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Russell Moore Christian Blog and Commentary

Swine Flu and the Common Cup

As I type this there's a bottle of hand sanitizer next to my computer. And there's one on the table behind me. And there's one on the credenza in my outer office. And there's one in my coat pocket. And two in my car.

I don't want the swine flu. And I'm not alone.

This past Sunday's New York Times tells us that swine flu is wrecking two American traditions: the Saturday night beer pong and the Sunday morning Eucharist. At the same time, writer Lauren Winner says in the Wall Street Journal that swine flu fears are far-reaching enough to doom the common cup of the Lord's Supper for the time being.

I'm all for losing the beer pong, but the common cup is too important to throw away.

The Christian concept of the church as household necessarily entails a recovery of the Lord's Table in our churches, especially in "low church" evangelical congregations who have, for too long, defined our vision of the Lord's Supper too heavily on what we don't mean.

Table fellowship is a sign of familial solidarity and of the messianic reign. This is why Jesus was so revolutionary when he announced, "Many will come from east and west and recline at table with Abraham, Isaac, and Jacob in the kingdom of heaven" (Matt. 8:11 ESV), and that's why Simon Peter was so reluctant to sit down with the uncircumcised.

So why do our evangelical Lord's Supper services so often look like the clinical communal rinse-and-spit of fluoride at an elementary school rather than like a loving family gathered around a feast table?

Often I'll preach in churches about the Lord's Supper and will call on congregations to go back to using a common loaf and a common cup. I'll challenge the churches to recover the sign of bread being torn, not daintily picked up in pre-fabricated bits. I'll call the congregations to drink the wine, together, passing along a common cup.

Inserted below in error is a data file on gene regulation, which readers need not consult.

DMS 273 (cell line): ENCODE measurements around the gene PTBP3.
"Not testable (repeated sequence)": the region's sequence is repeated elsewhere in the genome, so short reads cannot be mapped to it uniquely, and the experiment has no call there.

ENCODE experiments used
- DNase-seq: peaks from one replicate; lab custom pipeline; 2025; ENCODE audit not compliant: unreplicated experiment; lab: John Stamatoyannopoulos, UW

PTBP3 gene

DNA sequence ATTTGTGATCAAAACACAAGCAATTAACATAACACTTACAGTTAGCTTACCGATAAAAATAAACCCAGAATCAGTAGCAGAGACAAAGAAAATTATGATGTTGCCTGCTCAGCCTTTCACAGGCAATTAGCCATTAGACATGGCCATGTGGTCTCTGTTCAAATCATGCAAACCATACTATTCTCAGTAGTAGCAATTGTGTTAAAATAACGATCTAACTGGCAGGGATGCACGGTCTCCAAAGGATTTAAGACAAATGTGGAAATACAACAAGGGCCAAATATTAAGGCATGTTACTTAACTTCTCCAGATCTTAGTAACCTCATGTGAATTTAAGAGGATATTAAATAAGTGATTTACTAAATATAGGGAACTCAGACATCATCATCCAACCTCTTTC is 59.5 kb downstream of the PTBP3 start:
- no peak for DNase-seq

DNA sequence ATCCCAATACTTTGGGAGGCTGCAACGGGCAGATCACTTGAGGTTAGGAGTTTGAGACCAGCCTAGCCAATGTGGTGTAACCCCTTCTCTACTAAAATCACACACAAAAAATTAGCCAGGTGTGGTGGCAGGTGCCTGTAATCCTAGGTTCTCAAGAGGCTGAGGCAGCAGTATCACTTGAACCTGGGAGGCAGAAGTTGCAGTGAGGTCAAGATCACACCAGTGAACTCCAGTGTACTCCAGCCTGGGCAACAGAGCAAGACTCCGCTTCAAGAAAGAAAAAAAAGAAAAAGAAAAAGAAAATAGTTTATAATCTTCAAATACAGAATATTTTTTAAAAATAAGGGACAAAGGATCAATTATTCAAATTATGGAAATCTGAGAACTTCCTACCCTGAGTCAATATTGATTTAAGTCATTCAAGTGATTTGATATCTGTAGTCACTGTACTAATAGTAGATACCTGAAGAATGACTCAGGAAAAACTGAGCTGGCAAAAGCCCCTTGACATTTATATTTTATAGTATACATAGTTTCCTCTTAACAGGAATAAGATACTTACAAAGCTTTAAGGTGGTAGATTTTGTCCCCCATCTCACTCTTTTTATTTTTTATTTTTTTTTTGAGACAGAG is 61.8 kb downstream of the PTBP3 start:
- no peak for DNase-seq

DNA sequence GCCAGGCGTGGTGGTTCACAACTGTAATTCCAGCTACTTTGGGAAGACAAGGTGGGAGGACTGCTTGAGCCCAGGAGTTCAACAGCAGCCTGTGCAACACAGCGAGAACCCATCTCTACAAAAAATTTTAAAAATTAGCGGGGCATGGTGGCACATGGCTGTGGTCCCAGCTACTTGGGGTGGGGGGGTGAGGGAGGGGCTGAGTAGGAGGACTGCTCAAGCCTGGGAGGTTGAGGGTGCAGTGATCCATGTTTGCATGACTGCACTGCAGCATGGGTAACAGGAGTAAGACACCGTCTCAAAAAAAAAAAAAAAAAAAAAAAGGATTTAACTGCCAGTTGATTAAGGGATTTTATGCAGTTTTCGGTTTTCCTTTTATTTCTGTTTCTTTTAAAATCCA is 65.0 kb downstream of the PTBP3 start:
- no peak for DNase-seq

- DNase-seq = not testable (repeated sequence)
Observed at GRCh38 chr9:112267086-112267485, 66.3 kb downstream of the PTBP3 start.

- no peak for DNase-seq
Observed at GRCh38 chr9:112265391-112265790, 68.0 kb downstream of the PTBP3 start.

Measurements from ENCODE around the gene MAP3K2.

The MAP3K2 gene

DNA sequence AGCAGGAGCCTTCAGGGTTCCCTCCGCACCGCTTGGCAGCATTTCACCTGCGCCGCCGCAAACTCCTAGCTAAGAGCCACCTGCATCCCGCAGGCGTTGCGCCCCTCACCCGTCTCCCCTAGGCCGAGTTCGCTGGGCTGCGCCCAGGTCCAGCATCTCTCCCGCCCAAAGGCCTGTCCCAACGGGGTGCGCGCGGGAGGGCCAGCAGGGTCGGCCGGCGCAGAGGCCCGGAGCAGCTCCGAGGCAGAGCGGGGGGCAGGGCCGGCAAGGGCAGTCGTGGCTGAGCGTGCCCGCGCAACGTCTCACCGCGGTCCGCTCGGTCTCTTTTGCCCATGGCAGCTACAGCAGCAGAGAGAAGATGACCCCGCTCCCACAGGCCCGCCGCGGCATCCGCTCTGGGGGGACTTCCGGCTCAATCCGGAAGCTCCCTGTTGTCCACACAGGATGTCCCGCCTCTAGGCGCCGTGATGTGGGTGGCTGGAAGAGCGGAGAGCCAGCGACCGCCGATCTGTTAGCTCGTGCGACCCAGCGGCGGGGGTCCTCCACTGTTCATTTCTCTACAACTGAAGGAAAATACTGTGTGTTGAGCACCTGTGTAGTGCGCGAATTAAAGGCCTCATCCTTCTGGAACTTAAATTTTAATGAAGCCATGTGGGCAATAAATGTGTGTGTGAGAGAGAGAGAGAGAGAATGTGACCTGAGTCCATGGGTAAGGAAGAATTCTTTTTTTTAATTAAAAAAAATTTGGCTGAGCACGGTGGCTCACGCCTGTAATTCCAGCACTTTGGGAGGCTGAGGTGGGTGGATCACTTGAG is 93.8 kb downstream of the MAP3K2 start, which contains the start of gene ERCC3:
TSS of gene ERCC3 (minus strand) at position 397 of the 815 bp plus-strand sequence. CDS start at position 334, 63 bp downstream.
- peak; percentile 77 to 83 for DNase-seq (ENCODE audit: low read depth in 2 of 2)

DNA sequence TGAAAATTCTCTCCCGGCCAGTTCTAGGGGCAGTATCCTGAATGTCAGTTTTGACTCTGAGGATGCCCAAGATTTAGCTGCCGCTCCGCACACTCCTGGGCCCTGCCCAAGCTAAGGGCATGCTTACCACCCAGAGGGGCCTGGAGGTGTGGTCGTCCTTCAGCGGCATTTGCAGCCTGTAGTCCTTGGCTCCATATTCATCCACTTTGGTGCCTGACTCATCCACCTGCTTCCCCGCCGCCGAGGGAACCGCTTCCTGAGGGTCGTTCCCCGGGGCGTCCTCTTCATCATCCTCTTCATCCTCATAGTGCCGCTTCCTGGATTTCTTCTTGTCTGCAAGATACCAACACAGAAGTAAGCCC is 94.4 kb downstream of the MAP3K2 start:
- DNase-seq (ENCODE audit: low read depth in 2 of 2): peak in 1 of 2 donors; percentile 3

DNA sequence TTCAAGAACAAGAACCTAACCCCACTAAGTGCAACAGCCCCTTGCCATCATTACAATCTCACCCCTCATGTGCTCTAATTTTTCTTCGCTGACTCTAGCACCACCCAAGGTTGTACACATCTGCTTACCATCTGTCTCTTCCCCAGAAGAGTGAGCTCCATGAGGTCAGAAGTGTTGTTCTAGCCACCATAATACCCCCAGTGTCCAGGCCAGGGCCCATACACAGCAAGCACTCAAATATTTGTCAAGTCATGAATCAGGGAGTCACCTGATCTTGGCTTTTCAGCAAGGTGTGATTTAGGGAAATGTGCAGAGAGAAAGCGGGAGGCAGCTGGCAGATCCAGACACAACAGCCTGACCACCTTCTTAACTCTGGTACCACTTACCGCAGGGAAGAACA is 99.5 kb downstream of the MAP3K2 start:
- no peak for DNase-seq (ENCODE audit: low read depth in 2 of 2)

I'm not offended by people disagreeing with me on this. I'm just stunned by the reason they most often give for dismissing this ancient Christian practice: germs.

The common cup is, well, gross to many Christians because they don't like the idea of drinking after strangers. That's just the point. You're not drinking after strangers. You're drinking after your own flesh-and blood, your family. And the offense is precisely the issue. You're recognizing Christ Jesus, discerning his Body, in the "flesh" of his Body the church around you. If drinking after your brothers is "disgusting," then how much more eating Jesus' flesh and drinking his blood. That was disgusting to an assembly a while back as well.

Now, I'm not calling on churches to pick up the common cup and the common loaf in the middle of a swine flu pandemic. That wouldn't be prudent. But maybe now's the time to start thinking about how our hyper-hygienic American culture might be leading us toward cleanliness and away from Christ.